Boston, MA
May 2005

The Electronification of Paper Checks: Conversion, Truncation and Other Mechanisms for Resuscitation

At many levels, check electronification is necessary — the decline in paper check volume along with the fixed costs associated with the transportation of paper checks has meant that the entities supporting these have had to rethink their strategies for survival.  However, more payments are made by check than any other medium and while in decline, checks are still at volumes that would be impossible to shft from in the near future.

Nick Holland, Director of the Emerging Technologies Advisory Service and co-author of the report sees check electronification as a vital mechanism to cope with the continued popularity of paper checks in the US:

“When you consider that checks account for 46% of PCE in the US, you realize that this is not a payment mechanism that can easily be displaced.  The decline in check volume is certainly happening, but checks are not going to disappear overnight…”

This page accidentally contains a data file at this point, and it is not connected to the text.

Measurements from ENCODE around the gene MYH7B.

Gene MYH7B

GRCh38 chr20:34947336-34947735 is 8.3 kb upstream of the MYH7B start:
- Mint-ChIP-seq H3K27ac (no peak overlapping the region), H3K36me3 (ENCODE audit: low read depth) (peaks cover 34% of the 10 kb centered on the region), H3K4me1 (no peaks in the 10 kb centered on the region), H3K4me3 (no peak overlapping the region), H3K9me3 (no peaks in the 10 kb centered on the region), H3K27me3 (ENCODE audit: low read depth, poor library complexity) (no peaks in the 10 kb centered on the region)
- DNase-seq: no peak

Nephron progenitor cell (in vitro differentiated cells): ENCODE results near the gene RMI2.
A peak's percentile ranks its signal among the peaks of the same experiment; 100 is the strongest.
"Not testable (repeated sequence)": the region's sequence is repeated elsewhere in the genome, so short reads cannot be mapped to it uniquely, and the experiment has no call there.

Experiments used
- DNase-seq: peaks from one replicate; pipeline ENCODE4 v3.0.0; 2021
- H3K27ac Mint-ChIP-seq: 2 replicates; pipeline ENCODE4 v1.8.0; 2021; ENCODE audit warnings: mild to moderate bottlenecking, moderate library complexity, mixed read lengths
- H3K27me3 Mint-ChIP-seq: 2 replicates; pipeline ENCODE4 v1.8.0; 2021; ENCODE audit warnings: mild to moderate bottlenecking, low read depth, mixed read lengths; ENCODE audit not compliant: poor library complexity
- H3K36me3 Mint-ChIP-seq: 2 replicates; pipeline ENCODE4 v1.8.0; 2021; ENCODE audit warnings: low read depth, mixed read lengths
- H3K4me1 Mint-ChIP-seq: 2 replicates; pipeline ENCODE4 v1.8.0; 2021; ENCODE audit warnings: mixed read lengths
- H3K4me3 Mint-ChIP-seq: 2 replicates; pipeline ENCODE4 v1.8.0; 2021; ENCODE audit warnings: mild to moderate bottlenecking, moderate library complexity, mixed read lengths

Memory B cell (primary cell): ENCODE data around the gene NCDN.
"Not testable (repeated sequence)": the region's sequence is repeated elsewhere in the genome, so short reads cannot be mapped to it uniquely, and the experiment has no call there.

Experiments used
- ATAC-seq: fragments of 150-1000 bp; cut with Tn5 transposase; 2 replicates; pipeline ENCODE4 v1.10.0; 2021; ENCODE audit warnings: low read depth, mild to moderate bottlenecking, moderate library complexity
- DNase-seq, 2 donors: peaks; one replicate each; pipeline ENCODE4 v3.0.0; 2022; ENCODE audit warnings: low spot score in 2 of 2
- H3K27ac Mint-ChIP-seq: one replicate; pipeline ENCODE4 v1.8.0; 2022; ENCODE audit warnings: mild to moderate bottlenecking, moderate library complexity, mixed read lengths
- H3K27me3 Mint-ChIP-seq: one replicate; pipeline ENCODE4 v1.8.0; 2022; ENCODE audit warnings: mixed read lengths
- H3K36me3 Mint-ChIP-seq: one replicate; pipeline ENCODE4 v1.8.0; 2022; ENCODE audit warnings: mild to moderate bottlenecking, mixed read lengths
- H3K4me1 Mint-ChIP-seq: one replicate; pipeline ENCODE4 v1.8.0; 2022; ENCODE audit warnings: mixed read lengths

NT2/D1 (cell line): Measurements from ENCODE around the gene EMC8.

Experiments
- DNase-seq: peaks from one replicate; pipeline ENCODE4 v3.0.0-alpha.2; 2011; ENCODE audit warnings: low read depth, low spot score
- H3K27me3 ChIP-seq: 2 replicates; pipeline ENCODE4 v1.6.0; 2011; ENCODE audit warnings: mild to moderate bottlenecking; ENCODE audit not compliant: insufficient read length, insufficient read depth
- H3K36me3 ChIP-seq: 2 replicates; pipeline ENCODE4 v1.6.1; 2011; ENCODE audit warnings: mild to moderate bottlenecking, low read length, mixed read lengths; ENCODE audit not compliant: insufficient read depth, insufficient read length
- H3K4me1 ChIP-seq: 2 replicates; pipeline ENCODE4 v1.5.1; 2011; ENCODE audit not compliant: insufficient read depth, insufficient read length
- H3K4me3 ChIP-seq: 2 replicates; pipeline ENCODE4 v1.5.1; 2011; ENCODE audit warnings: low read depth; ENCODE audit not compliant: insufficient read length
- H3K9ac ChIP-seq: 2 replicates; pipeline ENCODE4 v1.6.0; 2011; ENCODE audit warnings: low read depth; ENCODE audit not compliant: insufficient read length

ARC and POP Transaction Volume 2004, One of Twelve Exhibits in this Report

This conundrum is being addressed by check electronification — checks are either converted to pure electronic messages, as is the case with ACH check conversion, or they are imaged in a process known as ‘truncation’ to become documents that can be sent electronically and then, if necessary, be reconverted to paper check equivalents. 

The need for check electronification at the POS is going to grow as a result of merchants being caught between a rock and a hard place.  Holland states:

“With pressures exerted by financial institutions on the one side and the continued popularity of checks with the consumer on the other, merchants will increasingly see the case for check electronification as a way of continuing to accept checks profitably.  This will present considerable opportunities for check imaging hardware vendors in the next couple of years as they capitalize on this.”

The report is 23 pages and contains 12 exhibits.

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